You can reduce your home’s heating and cooling costs through proper insulation and air sealing techniques. These techniques will also make your home more comfortable.
Any air sealing efforts will complement your insulation efforts, and vice versa. Proper moisture control and ventilation strategies will improve the effectiveness of air sealing and insulation, and vice versa.
Adding Attic Insulation
Attic insulation installation
Loose-fill or batt insulation is typically installed in an attic. Loose-fill insulation is usually less expensive to install than batt insulation, and provides better coverage when installed properly. See more on different types of insulation. Before insulating, seal any air leaks and make roof and other necessary repairs. If it is located in a conditioned part of the house, also remember to insulate and air seal your attic access.
Insulate and air seal any knee walls — vertical walls with attic space directly behind them — in your home as well. In addition, if you’re building a new home or remodeling, make sure any attic decking that provides additional storage space or a platform for a heating and/or cooling unit or hot water tank is raised above the ceiling joists to leave room for adequate insulation. If the air distribution system is not within the conditioned space but within the attic, insulating the rafters will enclose the distribution system. Finally, if you live in a hot or warm climate, consider installing a radiant barrier in your attic to reduce summer heat gain.
Your heating and air conditioning typically accounts for 49% or more of your homes energy cost.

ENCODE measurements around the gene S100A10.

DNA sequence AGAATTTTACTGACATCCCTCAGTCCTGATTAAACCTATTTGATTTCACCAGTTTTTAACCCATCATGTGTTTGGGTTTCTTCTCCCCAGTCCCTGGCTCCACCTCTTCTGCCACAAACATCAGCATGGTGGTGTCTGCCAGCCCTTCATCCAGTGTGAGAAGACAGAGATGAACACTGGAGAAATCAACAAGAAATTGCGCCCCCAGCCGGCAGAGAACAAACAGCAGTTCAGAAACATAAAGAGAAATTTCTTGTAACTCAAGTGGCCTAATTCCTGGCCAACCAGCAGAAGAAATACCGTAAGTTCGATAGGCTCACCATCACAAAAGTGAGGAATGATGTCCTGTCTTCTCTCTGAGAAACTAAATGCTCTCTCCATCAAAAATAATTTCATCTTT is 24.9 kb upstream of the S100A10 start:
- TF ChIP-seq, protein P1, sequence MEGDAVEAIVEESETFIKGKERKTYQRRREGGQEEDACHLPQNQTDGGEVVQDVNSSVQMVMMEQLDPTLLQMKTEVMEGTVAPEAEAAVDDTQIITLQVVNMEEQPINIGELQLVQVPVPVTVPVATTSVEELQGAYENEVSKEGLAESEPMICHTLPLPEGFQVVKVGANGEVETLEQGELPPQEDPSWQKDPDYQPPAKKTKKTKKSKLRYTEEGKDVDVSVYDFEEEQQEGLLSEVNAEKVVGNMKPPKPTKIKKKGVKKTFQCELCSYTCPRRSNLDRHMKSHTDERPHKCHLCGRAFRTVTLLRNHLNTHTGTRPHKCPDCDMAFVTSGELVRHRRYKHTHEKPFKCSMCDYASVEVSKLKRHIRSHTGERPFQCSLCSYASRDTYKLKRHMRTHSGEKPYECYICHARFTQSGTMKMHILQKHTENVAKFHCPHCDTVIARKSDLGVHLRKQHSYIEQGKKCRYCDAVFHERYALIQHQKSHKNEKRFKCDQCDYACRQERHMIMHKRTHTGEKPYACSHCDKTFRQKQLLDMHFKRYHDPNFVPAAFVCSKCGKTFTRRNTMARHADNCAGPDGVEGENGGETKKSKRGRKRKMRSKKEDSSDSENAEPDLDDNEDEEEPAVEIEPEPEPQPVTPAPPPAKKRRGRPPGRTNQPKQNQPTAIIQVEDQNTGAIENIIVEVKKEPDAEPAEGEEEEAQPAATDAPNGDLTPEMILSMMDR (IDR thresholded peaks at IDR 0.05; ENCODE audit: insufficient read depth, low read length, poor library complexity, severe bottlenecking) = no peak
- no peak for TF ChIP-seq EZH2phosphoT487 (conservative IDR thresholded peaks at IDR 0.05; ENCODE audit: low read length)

If the ducts in your home are in unconditioned space, have them sealed and insulated. If you’re building a new house, place ducts in the conditioned space to avoid the energy losses associated with most duct systems.
INSULATING FLOORS ABOVE UNHEATED GARAGES
When insulating floors above unconditioned garages, first seal all possible sources of air leakage. This strategy has the added benefit of minimizing the danger of contaminants (from car exhaust, paint, solvents, gardening supplies, etc.) in the garage migrating into the conditioned space. Also install an air barrier to prevent cold air in the garage from “short circuiting” the insulation underneath the subfloor.
LOOSE-FILL AND BLOWN-IN INSULATION
Loose-fill insulation consists of small particles of fiber, foam, or other materials. These small particles form an insulation material that can conform to any space without disturbing structures or finishes. This ability to conform makes loose-fill insulation well suited for retrofits and locations where it would be difficult to install other types of insulation.
The most common types of materials used for loose-fill insulation include cellulose, fiberglass, and mineral (rock or slag) wool. All of these materials are produced using recycled waste materials. Cellulose is primarily made from recycled newsprint. Most fiberglass contains 20% to 30% recycled glass. Mineral wool is usually produced from 75% post-industrial recycled content. The table below compares these three materials.
RADIANT BARRIERS AND REFLECTIVE INSULATION
Unlike most common insulation systems, which resist conductive and sometimes convective heat flow, radiant barriers and reflective insulation work by reflecting radiant heat away from the living space.
Radiant barriers are more effective in hot climates, especially when cooling air ducts are located in the attic. Some studies show that radiant barriers can lower cooling costs 5% to 10% when used in a warm, sunny climate. The reduced heat gain may even allow for a smaller air conditioning system. In cool climates, however, it’s usually more cost-effective to install more thermal insulation.